Tuesday, February 24, 2009

2 x 2 = wonderful

Just in time for Valentine's Day, Canadian Blood Services announced on February 12 that it has officially launched the national Living Donor Paired Exchange Registry.

This is wonderful news for families waiting for kidney transplants. Research has shown that living donor kidneys are often more successful than cadaveric transplants and patients' families and friends are encouraged to be tested for compatibility. Unfortunately, many patients are unable to find compatible donors among family or friends and thus remain on the transplant waiting list, sometimes for many years, until a suitable match becomes available from a deceased donor.

The registry already has 23 pairs of donors/recipients registred through pilot programs in Ontario, Alberta, and BC and other provinces will be added shortly. [It is unclear whether Quebec will be included in the registry. The province maintains an agency called Héma-Québec which operates a parallel but separate blood and human tissue service.]

This national registry will open up a much wider pool of willing and eager donors who can more quickly be matched with closely-matched recipients, it will enable those remaining on the waiting list to receive cadaveric kidneys more quickly, it may offer opportunities for altruistic donors who are not paired with anyone, and will ensure a more equitable access to donor organs across the country.

I had begun the testing process to see if I was a possible donor match for Chris but because of his unstable health, he was withdrawn from the waiting list waiting list (don't ask!). If his health had been stable and I had ultimately been found not to be a match for him, I'm sure that Chris would have consented to us being placed on the Paired Exchange Registry. A pair of strangers somewhere in Canada would have possibly been our match. What a lovely thought... what a wonderful gift to give and to receive!

Tuesday, February 17, 2009

Close encounters of the Canuck celebrity kind

Inspired by a recent rambling conversation with a friend that included a chapter on celebrities* we had met, here's my list (to the best of my recollection):
* Readers will notice a preponderance of political and public broadcaster personalities - that's what you get for living in the nation's capital!

Wednesday, February 11, 2009

The ghost of Christmas yet to come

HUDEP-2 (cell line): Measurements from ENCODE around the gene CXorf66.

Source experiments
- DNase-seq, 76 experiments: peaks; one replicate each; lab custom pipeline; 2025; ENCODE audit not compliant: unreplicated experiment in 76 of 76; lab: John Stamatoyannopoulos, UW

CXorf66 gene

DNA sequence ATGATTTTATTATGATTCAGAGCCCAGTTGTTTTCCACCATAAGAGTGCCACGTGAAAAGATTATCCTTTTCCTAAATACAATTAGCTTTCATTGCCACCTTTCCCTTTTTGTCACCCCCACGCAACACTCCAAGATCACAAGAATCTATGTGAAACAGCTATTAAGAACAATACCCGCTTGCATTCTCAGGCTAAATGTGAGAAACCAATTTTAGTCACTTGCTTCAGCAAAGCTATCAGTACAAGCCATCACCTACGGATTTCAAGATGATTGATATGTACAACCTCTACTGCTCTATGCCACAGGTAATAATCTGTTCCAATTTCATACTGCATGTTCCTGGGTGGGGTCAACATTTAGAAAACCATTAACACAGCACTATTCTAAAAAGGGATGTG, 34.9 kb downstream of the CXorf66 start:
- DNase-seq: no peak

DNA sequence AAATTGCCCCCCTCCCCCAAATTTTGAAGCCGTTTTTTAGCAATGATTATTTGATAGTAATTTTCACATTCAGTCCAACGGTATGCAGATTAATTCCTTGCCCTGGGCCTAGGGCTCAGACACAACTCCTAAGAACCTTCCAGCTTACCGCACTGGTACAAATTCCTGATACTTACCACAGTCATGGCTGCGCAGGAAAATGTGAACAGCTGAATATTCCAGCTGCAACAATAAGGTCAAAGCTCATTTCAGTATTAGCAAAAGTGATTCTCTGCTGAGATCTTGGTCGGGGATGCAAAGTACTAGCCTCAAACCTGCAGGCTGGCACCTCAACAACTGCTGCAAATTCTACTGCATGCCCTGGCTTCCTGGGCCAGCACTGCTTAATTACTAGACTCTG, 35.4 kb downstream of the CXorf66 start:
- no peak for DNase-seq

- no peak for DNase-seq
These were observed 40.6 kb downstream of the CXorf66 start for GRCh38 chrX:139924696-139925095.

Every once in awhile, you have those moments when you take a deep breath because you know you're about to go through an experience that will stop the world from spinning - if only for that singular moment - and then you exhale.

Sometimes those moments pass and, in retrospect, aren't as life-changing as you think they're going to be. Sometimes they leave you feeling quite differently than you had anticipated. Sometimes they're strange but you're not quite sure what to make of them and so you squirrel them away for future contemplation.

I had one of those moments just before New Year's when I walked through the cemetery to visit Chris' grave. I took a different route than usual and was walking towards his grave from behind when I suddenly saw that his headstone had finally been installed. My breath caught in my throat and my step wavered for a moment for I knew what I was about to see: my own name.

Despite having spent months e-mailing back and forth with the cemetery representative who very patiently indulged my micro-management of endless and minute aesthetic details like font sizes and 'white space' of the headstone that I had designed, I was about to look upon the real thing. The key facts, literally set in stone.

It’s an extraordinary and difficult concept to try and grasp: one’s own mortality. I can’t. Despite having experienced the loss of so many loved ones in recent years, I still can’t really wrap my head around the idea of my own death. I guess that’s a good sign! Obviously it will happen some day. Hopefully I’ll be ready for it – or unaware of it happening. Who knows…

And so there I was. My name cut into the shimmering black granite below Chris’. Waiting patiently, without time, beyond time…


Monday, February 9, 2009

Boozy librarians & old card catalogues